Wet-nursing, the practice of hiring someone other than the mother to nurse an infant, has played a only a minor role in debates between formula feeding and breast feeding. However, it was once the option of choice when it came to rearing children. From Imperial China to Victorian England, wet nursing played a prominent role in both ancient and modern history.
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Poor women in Ancient Egypt often supplemented their family's income by providing wet nurse services for upper class citizens or mothers who didn't have enough milk. Their employers used written contracts to ensure good milk and prevent the wet nurse from nursing other children, having sex, or getting pregnant. In turn, the employer paid the wet nurse for her milk, fed her, and clothed the child. While babies of the same class were taken to the wet nurse's home, those of the upper class were nursed in their own homes. Women lucky enough to become royal wet nurses in Ancient Egypt were honoured in the tombs of their charges. In addition, their children were raised in the royal palace as "milk siblings" of the princes and princesses with whom they experienced close relationships.
Greece and Rome
Popular throughout the ancient world, wet nursing experienced both controversy and popularity in the Greco-Roman regions. In Ancient Greece, those who could afford it hired special slaves called "duolos" as wet nurses. In fact, a 2nd century genocologist named Soranus of Ephesus warned that a mother's milk was no good for the first 20 days after giving birth. As wet nurses, he promoted the use of slaves between the ages of 20-40 and recommended that they be self-controlled, good-tempered, of good colour, tidy, and Greek. Even the Romans preferred Greek wet nurses whom they hoped would set cultural examples for their infants. Although the philosopher Plato advocated wet nurses, other famous Greeks such as Aristotle and Plutarch argued against them.
The Koran sheds some light on the use of wet nurses in Muslim culture. According to Islamic law, a divorced father must hire a wet nurse for his child. However, if the baby won't take to the wet nurse's breast, or the father doesn't have enough money, the law then makes the mother responsible for breast feeding. The Koran is also explicit that hiring a wet nurse is not considered a sin as long as the wet nurse is decently paid.
By the 11th century, the aristocracy and royalty of Europe used wet nurses almost exclusively. In taking the baby from the mother, they prevented her from experiencing the birth control effects of producing milk and nursing. This allowed the women to stay fertile and produce more babies. It also left them open to sexual activity with their husbands as having sex with a nursing mother was considered taboo and harmful to the health of the baby. In France, the custom was to send infants to the country for wet nursing. However, by the end of the 18th century in France, the urban poor had also begun to send their babies out of the city so that the mothers could work. In fact, in 1780, only 700 babies out of 21,000 born that year nursed from their mothers. This high demand for wet-nurses caused quality to go down and infant mortality to rise.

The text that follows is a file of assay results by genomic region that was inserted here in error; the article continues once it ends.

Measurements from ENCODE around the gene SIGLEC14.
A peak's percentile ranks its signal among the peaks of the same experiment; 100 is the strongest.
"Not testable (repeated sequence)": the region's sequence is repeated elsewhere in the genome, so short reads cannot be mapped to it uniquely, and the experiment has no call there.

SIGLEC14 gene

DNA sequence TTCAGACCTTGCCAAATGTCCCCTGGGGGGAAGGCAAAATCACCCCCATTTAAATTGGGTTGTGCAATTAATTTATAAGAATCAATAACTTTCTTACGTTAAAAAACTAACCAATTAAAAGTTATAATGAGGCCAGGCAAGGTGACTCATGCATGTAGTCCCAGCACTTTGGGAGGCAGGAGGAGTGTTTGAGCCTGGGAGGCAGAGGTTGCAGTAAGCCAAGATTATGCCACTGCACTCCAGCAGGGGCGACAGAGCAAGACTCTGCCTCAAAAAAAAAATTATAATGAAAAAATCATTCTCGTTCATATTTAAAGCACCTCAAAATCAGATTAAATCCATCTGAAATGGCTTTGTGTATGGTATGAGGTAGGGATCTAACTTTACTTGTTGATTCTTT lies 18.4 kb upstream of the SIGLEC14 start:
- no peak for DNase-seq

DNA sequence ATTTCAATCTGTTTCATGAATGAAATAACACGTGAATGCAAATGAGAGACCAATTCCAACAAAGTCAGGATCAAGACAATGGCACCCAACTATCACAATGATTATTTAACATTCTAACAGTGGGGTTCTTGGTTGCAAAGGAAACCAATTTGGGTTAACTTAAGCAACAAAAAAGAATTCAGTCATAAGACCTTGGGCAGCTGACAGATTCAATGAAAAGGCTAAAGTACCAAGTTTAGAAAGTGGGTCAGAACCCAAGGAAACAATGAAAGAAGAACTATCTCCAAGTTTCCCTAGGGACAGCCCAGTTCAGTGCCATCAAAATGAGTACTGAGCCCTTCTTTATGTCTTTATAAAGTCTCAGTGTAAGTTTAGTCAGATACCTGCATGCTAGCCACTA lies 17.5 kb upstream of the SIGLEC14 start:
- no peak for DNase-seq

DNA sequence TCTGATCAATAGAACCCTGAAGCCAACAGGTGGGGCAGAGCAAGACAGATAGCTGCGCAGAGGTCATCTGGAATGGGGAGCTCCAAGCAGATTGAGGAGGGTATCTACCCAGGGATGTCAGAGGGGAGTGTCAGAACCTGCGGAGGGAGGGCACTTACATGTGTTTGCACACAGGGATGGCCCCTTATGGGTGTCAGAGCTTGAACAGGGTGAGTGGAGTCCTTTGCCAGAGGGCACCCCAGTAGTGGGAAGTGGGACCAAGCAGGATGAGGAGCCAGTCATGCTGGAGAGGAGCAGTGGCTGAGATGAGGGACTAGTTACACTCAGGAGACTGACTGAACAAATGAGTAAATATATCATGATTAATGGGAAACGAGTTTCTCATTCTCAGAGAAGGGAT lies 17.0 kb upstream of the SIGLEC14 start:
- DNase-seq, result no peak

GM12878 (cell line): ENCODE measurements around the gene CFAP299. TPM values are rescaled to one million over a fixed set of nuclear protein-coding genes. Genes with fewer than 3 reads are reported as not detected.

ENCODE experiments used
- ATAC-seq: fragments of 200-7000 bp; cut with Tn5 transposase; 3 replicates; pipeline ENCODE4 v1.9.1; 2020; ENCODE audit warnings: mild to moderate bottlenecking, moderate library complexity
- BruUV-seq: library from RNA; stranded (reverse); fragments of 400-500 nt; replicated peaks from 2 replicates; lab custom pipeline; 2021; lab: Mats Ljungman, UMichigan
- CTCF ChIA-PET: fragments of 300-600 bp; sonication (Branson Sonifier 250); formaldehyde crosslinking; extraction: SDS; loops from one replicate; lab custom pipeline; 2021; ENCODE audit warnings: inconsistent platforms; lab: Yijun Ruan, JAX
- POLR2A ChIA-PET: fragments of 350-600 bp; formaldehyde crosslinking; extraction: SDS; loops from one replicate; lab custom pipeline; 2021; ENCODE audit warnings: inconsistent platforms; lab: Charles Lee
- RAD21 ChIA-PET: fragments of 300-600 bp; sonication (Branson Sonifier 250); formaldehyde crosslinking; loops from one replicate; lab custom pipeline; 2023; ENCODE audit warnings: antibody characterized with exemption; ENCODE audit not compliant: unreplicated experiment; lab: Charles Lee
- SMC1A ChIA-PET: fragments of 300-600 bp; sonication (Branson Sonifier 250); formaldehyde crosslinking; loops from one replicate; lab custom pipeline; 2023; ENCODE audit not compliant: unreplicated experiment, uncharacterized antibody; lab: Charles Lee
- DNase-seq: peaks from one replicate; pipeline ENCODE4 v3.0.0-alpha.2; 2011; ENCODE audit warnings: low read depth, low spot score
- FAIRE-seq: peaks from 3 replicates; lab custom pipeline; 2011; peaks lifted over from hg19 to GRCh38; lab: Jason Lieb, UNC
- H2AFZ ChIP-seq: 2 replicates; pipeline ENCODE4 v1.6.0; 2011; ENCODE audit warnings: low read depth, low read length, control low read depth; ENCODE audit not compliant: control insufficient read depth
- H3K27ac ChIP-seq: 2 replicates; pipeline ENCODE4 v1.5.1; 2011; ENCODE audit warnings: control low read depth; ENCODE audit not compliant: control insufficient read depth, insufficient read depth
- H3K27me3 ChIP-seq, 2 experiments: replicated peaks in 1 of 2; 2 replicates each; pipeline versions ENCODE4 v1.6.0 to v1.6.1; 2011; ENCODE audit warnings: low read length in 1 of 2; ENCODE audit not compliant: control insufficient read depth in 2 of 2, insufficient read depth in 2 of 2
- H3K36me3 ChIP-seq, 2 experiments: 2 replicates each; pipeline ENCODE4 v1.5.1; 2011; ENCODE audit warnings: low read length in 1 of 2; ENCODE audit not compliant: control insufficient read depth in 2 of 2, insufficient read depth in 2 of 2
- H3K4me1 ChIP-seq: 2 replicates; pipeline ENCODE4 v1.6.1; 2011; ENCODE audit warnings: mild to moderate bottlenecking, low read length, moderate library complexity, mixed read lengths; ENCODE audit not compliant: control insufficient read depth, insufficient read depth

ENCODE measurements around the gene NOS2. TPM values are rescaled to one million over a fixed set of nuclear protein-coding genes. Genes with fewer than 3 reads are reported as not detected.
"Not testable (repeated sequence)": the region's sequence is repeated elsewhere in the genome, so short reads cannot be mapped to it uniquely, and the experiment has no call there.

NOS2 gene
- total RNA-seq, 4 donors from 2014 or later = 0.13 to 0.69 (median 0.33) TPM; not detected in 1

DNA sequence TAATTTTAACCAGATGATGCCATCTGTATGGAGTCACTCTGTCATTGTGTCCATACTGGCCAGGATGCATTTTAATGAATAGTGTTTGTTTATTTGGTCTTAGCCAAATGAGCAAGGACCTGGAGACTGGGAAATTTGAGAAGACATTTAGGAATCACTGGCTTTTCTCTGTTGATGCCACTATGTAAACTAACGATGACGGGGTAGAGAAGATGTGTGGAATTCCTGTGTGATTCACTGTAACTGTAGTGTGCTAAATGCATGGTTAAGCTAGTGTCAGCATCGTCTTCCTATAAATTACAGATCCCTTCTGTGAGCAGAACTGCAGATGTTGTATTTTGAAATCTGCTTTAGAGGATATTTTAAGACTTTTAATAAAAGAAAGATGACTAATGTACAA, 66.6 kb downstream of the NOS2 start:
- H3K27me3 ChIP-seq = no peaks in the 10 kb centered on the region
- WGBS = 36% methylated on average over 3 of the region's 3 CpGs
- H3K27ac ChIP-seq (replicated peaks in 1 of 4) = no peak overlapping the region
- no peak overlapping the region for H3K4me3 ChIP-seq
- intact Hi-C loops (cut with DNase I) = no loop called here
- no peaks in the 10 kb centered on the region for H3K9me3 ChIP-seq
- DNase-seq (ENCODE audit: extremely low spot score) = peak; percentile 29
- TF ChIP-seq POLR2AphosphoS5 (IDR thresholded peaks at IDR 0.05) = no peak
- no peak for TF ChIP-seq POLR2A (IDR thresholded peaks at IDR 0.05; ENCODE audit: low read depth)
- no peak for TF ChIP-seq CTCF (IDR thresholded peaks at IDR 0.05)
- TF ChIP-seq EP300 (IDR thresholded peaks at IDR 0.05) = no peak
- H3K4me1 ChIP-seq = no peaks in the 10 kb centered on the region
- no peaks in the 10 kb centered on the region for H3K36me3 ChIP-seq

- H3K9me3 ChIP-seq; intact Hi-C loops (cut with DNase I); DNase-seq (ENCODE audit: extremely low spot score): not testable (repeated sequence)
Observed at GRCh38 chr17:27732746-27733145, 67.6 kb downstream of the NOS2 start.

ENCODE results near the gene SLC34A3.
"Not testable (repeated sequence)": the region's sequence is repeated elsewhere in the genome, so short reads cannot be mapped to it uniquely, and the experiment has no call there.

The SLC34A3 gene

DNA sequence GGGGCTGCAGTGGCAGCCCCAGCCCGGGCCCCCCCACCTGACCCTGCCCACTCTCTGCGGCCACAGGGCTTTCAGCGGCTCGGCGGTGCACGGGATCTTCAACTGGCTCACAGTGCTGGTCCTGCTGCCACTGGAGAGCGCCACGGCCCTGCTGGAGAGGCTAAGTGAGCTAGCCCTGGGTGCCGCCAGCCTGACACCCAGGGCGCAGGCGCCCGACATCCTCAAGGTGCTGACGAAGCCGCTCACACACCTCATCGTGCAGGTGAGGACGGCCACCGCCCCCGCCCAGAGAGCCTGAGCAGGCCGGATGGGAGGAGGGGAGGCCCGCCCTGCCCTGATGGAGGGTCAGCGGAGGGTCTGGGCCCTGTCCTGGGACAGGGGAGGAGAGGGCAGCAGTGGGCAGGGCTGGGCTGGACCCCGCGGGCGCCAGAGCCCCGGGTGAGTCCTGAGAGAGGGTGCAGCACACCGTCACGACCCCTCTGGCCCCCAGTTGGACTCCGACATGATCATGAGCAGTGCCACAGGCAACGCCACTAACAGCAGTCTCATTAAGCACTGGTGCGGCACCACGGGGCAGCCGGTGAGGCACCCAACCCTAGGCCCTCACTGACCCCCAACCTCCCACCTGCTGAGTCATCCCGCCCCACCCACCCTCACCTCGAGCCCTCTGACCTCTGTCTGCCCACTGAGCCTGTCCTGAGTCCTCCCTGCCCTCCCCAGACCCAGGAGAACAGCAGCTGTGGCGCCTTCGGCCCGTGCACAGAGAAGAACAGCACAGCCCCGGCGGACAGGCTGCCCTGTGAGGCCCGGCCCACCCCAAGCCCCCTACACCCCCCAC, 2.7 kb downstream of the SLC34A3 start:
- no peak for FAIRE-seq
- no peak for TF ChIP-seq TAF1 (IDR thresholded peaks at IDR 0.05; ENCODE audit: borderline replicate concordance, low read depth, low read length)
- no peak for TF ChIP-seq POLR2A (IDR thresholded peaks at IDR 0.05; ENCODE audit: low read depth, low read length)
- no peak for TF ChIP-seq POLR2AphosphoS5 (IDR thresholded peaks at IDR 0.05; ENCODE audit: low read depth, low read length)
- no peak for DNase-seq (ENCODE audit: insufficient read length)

Wet Nursing and Bourgeois Values
Because the Netherlands didn't have a court life like other European countries, their cultural ideals tended to revolve around the bourgeois lifestyle. This included a rejection of the aristocratic advocacy of wet nursing. Instead, the Dutch promoted an ideal focused around an immaculate household centred around the nursing mother as a part of civic responsibility. In fact, Pieter de Hooch and other Dutch painters documented these values burgeoning in the 17th century. The Enlightenment and the French Revolution then introduced some of these same ideas to the rest of Europe in the 18th century. Jean Jaques Rousseau himself denounced wet nursing in favour of nursing by the mother. However, only some people in the upper middle class changed their habits, and, despite the critiques of a few political radicals and women's rights defenders, wet-nursing remained popular in England through the Victorian Era and in France until World War I.
Decline of Wet Nursing
At the beginning of the 20th century, a comprehensive study by the French government showed that wide spread wet-nursing was contributing to infant death rates. This empirical information, which coincided with the development of new technology, initiated a change towards bottle feeding. The inventions of the rubber nipple, the bottle, pasteurisation, and canned milk all made this new method of feeding possible and helped seal the decline of wet-nursing.
Wet Nursing in Modern China
Considered an aristocratic invention, wet nursing tends to be frowned upon by societies focused on egalitarianism. Therefore, Chinese communists after World War II worked to outlaw what had been an ancient tradition in their country. Yet, the rise of wealth in China during the first part of the 21st century has lead to wet nursing's illegal resurgence as a status symbol. Although they can make up to 8 times their working world salaries, wet nurses in China must leave their own children, maintain a special diet, and undergo training in certain cases. Furthermore, if the babies that they nurse do not grow 20 grams each day, the wet nurses are fined by their employers.
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